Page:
Consistent with an acute inflammatory response of resident microglia, clinical studies demonstrated that cytokine levels reach a peak at 12 h after HI [100]. This systemic accumulation of DAMPs immediately after the injurious event has been associated with a massive activation of the peripheral immune system and with a rapid mobilization of immune effector cells (i.e., neutrophils, monocytes, T-cells) from the spleen [91,101]. These mobilized effector cells can invade the neonatal brain through a disrupted blood-brain barrier and aggravate the existing injury [91,101]. The reports aiming to characterize microglia phenotype after HI mostly disregard the contribution of infiltrating monocytes, recruited from the periphery and differentiating into macrophages, to neuroinflammation as macrophages and microglia share a similar expression profile. Similarly, to microglia, macrophages are plastic in phenotype and can either exacerbate brain injury or promote regeneration. There is evidence that monocytes are recruited into the brain after HI as levels of monocyte chemoattractant protein-1 (MCP-1) increase acutely within the brain and in mouse models in which only mature myeloid cells from the periphery express an enhanced green fluorescent protein, fluorescence is detected 24 h and seven days after HI within the CNS [102,103]. In the same model, antibody-mediated depletion of monocytes was neuroprotective but only in male mice. This suggests monocytes contribute to brain damage in male mice [102]. Contrarily, it has been shown that mice pre-conditioned with LPS generated splenic monocytes that protect the brain in a stroke model [104]. It seems that depending on the context, monocytes are a double-edged sword, and influencing their phenotype would be an interesting therapeutic approach.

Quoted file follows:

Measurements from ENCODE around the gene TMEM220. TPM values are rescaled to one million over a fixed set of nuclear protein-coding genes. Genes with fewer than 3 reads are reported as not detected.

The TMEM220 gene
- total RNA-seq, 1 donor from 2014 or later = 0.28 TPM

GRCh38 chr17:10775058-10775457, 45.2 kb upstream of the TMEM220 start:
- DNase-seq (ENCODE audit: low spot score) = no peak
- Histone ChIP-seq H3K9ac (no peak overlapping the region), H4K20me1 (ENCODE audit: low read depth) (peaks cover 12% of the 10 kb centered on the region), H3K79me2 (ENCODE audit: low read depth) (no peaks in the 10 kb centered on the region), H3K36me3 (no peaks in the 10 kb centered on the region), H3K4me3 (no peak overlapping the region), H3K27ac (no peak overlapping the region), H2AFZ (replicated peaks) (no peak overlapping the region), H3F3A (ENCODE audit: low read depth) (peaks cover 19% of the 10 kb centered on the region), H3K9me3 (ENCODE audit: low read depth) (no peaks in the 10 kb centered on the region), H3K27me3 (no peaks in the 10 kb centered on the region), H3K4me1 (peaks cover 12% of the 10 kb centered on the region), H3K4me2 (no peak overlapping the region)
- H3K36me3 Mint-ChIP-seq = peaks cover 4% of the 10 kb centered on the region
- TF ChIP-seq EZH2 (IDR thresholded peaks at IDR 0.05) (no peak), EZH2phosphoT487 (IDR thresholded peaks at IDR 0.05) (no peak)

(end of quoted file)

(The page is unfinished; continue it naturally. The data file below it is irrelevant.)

In a mouse model that expressedgreen fluorescent protein only in myeloid cells, granulocytes infiltrated the brain at 24 h and seven days after HI as well, though they contributed less compared to monocyte infiltration to the total number of infiltrating CD11b+ cells (a marker of macrophages and microglia) [102]. In line with this finding, neutrophils were detected in the cerebrovasculature hours after HI and the depletion of neutrophils before HI reduced brain swelling [63,105,106]. However, when neutrophils were depleted later than 4–8 h after reperfusion, the protective effect of neutropenia was abolished, suggesting an important timing effect of neutrophils in neonatal HI [106].

3.4.2. Astrocytes

In the healthy neonatal brain, astrocytes, along with pericytes, are an important component of the neurovascular unit (NVU) that regulate blood flow, ion balance, support neurons, and exert anti-oxidant actions [107,108,109]. At 25–40 weeks of gestation, astrocytes, predominating the NVU, cover 60% of the cerebrovasculature with their end-feet [108,110]. As previously described, during neuroinflammation, endothelial cells of the BBB become activated, releasing pro-inflammatory cytokines. Astrocytes bare receptors of the innate immune system, secrete matrix metalloproteinases (MMPs), and cytokines of pro- and anti-inflammatory nature, potentiate excitotoxicity through iNOS, increase their expression of the glial fibrillary acidic protein (GFAP), and proliferate and form glial scars after injury [107,111,112,113]. Their immune cell function and close coupling to the cerebrovasculature strongly suggest that they actively contribute to the neuroinflammatory cascade.